You see them armed to the teeth with daggers, clubs, flat-headed machetes, sharpened horns and pairs of scissors. Their bloodshot eyes and scarified faces are enough warning for any recalcitrant to their laws. Give-and-go-untouched is their final word and a pointer that speaks, “Keep off our area of operation.”


Many have been stabbed, some are with no finger or two as a token of their refusal to give out something worthwhile and some are living witness to such despicable operations of the “almighty” gangs for the scars they bear as signs of their encounters with them.


On Sunday 26th August, 2018, a friend wrote on his Facebook timeline on how his father broke the news of the demise of his brother. The deceased, who was a father, was “brutally stabbed to death” just because he tried to intervene in a dispute between two gangs that flared up in his neighbourhood during the just concluded sallah celebrations in Jos, the Plateau State capital.


The hooligans, according to him, within some communities in Jos North, Plateau State, never discriminate between the young and the old or men and women. They rampage and kill mercilessly at sight; and destroy property. This has been going on continuously. Are the authorities concerned not aware of this?


About a month ago, the Tecno K-7 phone of a co-worker of mine who is undergoing his master’s degree was snatched by a mugger at a knife-point. He was on his way to Bayero University, Kano, and the phone was in his breast pocket, when the criminal pickpocketed it and then brandished a sharp dagger menacingly at him. What else could he do? He chose his safety, as every sensible person would, over the phone.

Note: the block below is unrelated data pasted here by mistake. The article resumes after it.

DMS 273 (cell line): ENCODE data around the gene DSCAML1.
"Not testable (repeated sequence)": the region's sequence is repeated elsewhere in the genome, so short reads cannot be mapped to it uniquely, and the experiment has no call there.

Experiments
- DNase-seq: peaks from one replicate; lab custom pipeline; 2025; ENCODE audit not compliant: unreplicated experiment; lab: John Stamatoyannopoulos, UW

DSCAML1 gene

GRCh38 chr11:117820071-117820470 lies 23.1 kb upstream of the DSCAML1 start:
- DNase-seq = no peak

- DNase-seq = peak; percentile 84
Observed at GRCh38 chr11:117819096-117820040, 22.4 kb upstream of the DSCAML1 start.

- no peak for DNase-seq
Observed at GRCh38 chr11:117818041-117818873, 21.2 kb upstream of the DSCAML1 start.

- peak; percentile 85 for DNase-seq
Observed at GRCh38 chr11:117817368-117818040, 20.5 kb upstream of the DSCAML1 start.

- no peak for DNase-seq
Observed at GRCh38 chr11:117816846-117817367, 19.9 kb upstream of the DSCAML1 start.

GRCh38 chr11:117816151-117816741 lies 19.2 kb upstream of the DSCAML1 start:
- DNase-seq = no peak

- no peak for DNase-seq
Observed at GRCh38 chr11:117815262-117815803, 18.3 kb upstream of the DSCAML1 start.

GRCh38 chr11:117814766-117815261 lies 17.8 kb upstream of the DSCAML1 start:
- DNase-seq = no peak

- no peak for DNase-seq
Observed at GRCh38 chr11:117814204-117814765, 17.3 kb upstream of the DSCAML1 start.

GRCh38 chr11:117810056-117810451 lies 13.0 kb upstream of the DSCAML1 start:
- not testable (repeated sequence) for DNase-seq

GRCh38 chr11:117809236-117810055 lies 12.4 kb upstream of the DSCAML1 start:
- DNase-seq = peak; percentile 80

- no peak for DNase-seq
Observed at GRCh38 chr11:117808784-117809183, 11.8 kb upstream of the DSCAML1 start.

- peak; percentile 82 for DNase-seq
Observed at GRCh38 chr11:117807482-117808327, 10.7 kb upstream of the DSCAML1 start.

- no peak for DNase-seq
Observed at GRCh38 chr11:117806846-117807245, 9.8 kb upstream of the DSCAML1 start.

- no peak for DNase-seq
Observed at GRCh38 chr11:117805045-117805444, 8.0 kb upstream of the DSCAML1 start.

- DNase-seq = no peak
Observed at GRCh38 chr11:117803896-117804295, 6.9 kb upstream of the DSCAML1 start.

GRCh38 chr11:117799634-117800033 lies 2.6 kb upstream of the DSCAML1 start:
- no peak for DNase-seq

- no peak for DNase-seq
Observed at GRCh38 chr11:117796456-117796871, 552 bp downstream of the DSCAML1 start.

This was after they had stolen his new motorcycle, Companion, at the premises of one of the courts here in Kano State. All efforts to retrieve proved abortive. Imagine what a setback this would bring to his studies.


Reports have it that at Hawan Nassarawa (equestrian, elegant processions organized to mark sallah celebrations in northern Nigeria) many people were attacked, robbed of their possessions and some even wounded when security agents were not in sight.


An eye-witness told me, “They time their attacks and calculate their movements. Once they notice there are not security agents nearby, they attack their targets. I saw somebody who was slapped with a machete after they had taken his phone and that of a lady he was going alone with. They slapped the lady too and seized her purse. Both left crying.”